The commemorative opening ceremony began after the end of the procession. The various speakers for this discussed liberty and freedom in both the 1860s and the 2010s. Speakers discussed Lincolnʼs life and relationships and his political genius, as well as the direct impact that Lincoln had on the community of Springfield. The speakers, however, failed to mention civil rights, or slavery (as an institutional injustice or as an historical American tradition). The ceremony itself was located just outside of the Old State Capitol in Illinois. This building is the site where both Abraham Lincoln and Barack Obama announced their intentions to run for president, in 1858 and 2007, spanning nearly 150 years of troubling American politics.
The city of Springfield itself was largely devoid of markers of discussions of race, despite the omnipresence of historical markers and informative signage. In my short time there, I was able to find two distinct markers of race being discussed. I found the first while I was walking around downtown Springfield. It was a small sign marking the Springfield race riots of 1908, which were “the catalyst that led to the formation of the National Association for the Advancement of Colored People (NAACP).”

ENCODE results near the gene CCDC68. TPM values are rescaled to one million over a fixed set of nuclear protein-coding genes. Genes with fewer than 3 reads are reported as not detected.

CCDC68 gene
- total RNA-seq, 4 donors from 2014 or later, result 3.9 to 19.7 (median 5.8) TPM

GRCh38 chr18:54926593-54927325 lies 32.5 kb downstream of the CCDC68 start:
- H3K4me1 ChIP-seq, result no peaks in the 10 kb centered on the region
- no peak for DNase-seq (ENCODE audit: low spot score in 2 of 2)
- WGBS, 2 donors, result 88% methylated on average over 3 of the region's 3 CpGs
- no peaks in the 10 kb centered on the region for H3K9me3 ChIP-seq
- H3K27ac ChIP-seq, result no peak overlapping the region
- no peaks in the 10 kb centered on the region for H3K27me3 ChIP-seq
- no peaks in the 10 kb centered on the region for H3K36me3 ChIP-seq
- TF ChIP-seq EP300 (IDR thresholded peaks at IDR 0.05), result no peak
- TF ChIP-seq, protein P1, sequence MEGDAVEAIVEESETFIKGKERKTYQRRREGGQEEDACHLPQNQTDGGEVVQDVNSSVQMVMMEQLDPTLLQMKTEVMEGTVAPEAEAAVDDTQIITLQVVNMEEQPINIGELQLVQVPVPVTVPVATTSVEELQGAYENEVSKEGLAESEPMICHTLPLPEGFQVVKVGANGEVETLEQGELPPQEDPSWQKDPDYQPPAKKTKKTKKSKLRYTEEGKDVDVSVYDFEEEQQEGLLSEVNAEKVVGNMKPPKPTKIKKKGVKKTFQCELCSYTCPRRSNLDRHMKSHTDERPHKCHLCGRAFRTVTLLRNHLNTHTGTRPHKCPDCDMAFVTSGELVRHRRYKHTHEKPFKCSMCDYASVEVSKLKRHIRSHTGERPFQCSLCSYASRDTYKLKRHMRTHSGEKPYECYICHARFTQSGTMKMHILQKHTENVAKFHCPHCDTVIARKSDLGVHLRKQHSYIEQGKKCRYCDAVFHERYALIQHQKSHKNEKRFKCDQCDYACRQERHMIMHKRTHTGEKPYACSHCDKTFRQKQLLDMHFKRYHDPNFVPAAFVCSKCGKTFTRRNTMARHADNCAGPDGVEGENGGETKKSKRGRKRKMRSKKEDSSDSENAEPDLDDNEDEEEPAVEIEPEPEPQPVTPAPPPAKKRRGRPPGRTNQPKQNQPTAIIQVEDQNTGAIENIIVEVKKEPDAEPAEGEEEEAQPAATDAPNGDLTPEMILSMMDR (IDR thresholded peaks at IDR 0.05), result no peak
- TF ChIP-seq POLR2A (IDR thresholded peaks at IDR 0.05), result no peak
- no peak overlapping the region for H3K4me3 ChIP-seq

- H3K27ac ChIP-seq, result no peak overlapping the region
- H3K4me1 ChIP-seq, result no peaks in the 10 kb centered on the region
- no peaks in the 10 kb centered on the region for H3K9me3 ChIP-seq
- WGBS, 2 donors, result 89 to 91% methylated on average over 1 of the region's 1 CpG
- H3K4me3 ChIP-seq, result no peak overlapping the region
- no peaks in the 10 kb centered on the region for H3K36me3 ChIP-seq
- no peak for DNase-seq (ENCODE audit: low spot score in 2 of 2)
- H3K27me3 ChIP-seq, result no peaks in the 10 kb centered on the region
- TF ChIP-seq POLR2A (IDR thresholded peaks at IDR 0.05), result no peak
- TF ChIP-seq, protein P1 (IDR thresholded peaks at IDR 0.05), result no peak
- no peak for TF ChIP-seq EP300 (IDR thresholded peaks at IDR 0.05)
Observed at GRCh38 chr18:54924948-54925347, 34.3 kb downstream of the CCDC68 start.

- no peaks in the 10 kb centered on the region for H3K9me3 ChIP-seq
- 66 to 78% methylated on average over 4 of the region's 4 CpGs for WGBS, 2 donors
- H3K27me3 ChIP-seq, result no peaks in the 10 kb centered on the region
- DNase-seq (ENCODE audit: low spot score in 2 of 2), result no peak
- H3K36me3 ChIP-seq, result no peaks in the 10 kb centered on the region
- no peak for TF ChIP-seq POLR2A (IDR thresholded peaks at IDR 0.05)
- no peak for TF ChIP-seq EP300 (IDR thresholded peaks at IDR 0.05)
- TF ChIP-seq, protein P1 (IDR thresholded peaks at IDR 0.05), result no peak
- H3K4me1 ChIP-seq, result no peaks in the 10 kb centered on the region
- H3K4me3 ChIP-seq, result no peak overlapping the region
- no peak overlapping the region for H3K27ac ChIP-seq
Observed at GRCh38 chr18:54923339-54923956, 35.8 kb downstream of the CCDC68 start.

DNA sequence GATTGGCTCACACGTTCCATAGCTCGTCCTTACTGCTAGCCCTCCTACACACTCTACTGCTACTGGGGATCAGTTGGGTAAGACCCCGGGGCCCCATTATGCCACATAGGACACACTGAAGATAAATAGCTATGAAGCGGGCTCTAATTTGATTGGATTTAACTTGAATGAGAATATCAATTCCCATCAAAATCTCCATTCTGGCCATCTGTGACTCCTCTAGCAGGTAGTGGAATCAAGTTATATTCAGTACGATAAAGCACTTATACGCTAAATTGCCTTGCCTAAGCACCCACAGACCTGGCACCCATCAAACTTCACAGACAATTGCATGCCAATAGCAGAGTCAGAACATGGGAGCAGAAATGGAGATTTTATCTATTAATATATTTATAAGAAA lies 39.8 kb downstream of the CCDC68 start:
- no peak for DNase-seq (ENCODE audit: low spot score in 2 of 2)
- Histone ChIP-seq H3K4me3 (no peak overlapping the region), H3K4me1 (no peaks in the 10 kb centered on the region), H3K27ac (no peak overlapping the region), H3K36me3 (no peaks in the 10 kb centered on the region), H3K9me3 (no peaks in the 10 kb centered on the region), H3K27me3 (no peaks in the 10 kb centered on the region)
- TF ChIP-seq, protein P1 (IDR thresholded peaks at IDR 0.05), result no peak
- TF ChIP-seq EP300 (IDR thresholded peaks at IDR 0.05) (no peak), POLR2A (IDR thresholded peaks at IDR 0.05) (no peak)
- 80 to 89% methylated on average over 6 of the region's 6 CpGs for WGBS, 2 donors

This riot was formed by white Springfielders who joined together in response to a white woman who had been assaulted, in her home, by a black man. Shortly after this incident, word spread that another white woman had also been assaulted, in her home by a black man. Two black men were taken into custody by the Springfield police, and the mob moved to the courthouse where they demanded that the men being held be turned over to the mob. Unable to gain access to the two suspects, the mob found two other black men in the community and lynched them instead. The riots only continued from there; the white rioters of Springfield burned and destroyed the homes of black families and looted businesses that were run by or supported the black community of Springfield. The stores and homes of white families were left untouched. By the end of this tragic event, six black men had been shot, two black men were lynched, and the local economy had been decimated. Two thousand black Springfielders were run out of town.